UNIDENTIFIED MALE: There are protesters and this is democracy. There are people who agree and people who disagree.

SAYAH: There are a few, old women out here, but it's overwhelmingly men. They're energized chanting slogans against some of the opposition leaders chanting slogans in support of president Morsi.

This big turnout shows that not everyone in Egypt is against President Mohamed Morsi and the Muslim brotherhood. He has significant support. Egypt is an Islamic country. There's a lot of conservative Muslims here who support the president, and they like that a draft of the constitution has been approved and in about 15 days, everyone can vote on it. They say that's what democracy is all about.

UNIDENTIFIED MALE: Democracy is elections, and the people choose, to be able to elect. The people speak up, let the people choose.

UNIDENTIFIED MALE: Earlier, we have never been in politics like this. We were never, ever able to tell our opinion freely and honestly like this.


FEYERICK: OK, of course, the people still have to vote. That was Reza Sayah reporting live from Cairo from us. Thank you for joining us.

Well, if you have used a computer, chances are you have used this man's products. John McAfee is an internet pioneer. Police want to question him about a killing but he's not talking to them. He's talking to us. An exclusive interview you have to hear.

And U.N. ambassador Susan Rice is under fire from Republicans about what she said after the deadly consulate attack in Libya. Will it kill her chances of becoming the next secretary of state?

And after nearly 50 years of service, America's first nuclear powered aircraft carrier, it retires today. We'll take you onboard.


FEYERICK: Well, she still has the confidence of president Obama, but U.S. ambassador to the U.N. Susan Rice faces uphill challenges if she's nominated to be the next secretary of state.

Let's bring in CNN national security analyst Peter Bergen.

Peter, you just wrote an opinion column on about all of this. You questioned some of the Republicans theories, even saying this is not a conspiracy, this is the fog of war. Tell us what you mean by fog of war.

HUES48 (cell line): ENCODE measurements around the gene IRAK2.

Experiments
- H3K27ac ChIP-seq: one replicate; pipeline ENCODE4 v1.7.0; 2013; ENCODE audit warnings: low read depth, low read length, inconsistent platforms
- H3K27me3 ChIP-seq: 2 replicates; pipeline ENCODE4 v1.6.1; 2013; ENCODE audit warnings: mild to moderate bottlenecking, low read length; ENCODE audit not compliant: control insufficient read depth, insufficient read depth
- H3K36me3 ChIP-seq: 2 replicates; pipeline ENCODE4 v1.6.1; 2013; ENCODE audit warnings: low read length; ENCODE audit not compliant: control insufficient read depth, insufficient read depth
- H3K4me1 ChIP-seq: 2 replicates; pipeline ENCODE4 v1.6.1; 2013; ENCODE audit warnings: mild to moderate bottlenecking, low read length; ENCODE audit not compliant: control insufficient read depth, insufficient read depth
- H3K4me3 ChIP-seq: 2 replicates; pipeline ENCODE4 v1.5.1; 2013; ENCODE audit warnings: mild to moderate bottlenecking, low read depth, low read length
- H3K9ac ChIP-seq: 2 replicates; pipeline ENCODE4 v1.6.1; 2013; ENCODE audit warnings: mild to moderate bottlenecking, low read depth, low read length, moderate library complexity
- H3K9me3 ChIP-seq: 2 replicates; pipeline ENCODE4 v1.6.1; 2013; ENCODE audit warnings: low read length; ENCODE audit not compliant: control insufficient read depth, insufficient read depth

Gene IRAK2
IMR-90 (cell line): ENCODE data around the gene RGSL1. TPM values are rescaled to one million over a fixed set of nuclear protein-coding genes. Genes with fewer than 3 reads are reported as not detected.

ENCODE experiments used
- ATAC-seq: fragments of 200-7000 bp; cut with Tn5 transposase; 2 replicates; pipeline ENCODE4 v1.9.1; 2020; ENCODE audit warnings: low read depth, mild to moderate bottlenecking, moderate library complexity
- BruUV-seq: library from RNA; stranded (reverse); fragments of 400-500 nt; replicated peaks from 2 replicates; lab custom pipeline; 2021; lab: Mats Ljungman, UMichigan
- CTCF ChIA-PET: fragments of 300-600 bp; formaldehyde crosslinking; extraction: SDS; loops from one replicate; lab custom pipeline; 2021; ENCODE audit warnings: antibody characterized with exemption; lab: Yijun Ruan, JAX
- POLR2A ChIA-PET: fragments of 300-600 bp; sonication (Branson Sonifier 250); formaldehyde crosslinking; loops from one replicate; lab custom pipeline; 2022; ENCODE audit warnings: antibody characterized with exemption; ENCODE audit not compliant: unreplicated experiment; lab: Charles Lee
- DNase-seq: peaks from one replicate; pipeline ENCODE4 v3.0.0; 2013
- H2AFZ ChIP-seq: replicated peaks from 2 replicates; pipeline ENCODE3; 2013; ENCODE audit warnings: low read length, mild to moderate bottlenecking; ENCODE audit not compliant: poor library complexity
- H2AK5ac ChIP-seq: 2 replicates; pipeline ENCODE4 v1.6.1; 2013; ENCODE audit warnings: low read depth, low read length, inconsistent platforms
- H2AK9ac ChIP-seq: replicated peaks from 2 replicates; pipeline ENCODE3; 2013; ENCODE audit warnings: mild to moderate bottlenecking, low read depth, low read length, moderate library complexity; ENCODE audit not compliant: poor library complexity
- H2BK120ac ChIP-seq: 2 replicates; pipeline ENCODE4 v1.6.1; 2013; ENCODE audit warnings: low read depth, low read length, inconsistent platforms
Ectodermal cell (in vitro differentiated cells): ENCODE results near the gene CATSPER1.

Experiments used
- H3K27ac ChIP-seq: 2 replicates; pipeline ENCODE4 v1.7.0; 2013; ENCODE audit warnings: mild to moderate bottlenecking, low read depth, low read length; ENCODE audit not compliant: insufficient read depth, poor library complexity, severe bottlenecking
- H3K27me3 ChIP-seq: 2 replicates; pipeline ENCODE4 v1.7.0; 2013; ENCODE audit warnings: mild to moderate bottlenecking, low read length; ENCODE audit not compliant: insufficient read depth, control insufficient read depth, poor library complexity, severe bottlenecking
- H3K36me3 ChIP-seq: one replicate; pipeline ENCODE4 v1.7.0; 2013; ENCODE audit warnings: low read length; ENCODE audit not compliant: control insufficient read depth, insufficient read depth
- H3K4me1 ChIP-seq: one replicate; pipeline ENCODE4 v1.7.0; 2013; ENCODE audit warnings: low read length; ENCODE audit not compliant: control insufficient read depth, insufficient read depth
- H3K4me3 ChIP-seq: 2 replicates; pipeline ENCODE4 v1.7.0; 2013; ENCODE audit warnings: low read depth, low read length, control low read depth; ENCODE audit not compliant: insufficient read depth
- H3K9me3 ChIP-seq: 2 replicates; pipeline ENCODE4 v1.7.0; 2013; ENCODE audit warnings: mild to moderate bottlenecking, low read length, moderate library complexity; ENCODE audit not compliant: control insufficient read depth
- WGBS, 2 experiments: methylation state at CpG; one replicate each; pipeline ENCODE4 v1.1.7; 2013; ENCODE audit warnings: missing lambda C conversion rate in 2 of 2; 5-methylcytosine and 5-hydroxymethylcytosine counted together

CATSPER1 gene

PETER BERGEN, CNN SECURITY ANALYST: Well, Deb, as you know, covering any news event, particularly a large news event happening in a country on the other side of the world and in a sort of fail they called war- like situation, first reports are usually wrong, often wrong.

But, leaving that aside, I think the real premise of the Republican case against ambassador Rice is that somehow she was involved in a political cover-up sort of to say this was not the result of some demonstration that went awry. And that they're claiming that the administration knew that elements linked to al-Qaeda or inspired by al-Qaeda were behind this attack, and that was something that essentially the administration covered up.

But, we now know from the CIA director, former director David Petraeus and also from his successor, Mike Morrell, the acting CIA director, that the talking points Susan Rice used when she made the statements on the Sunday talk shows after the event were changed by the CIA. So instead of it being a kind of conspiracy, political conspiracy, it turns out the intelligence community didn't want to tip off this particular group behind the attack, that they were basically being looked at as the people who were responsible.

So, I think the whole thing collapses and sort of there are legitimate questions about what happened in Benghazi. Why were request for additional security basically turned down in this dangerous situation? But that's not a political conspiracy. That's one of the things that happen in life.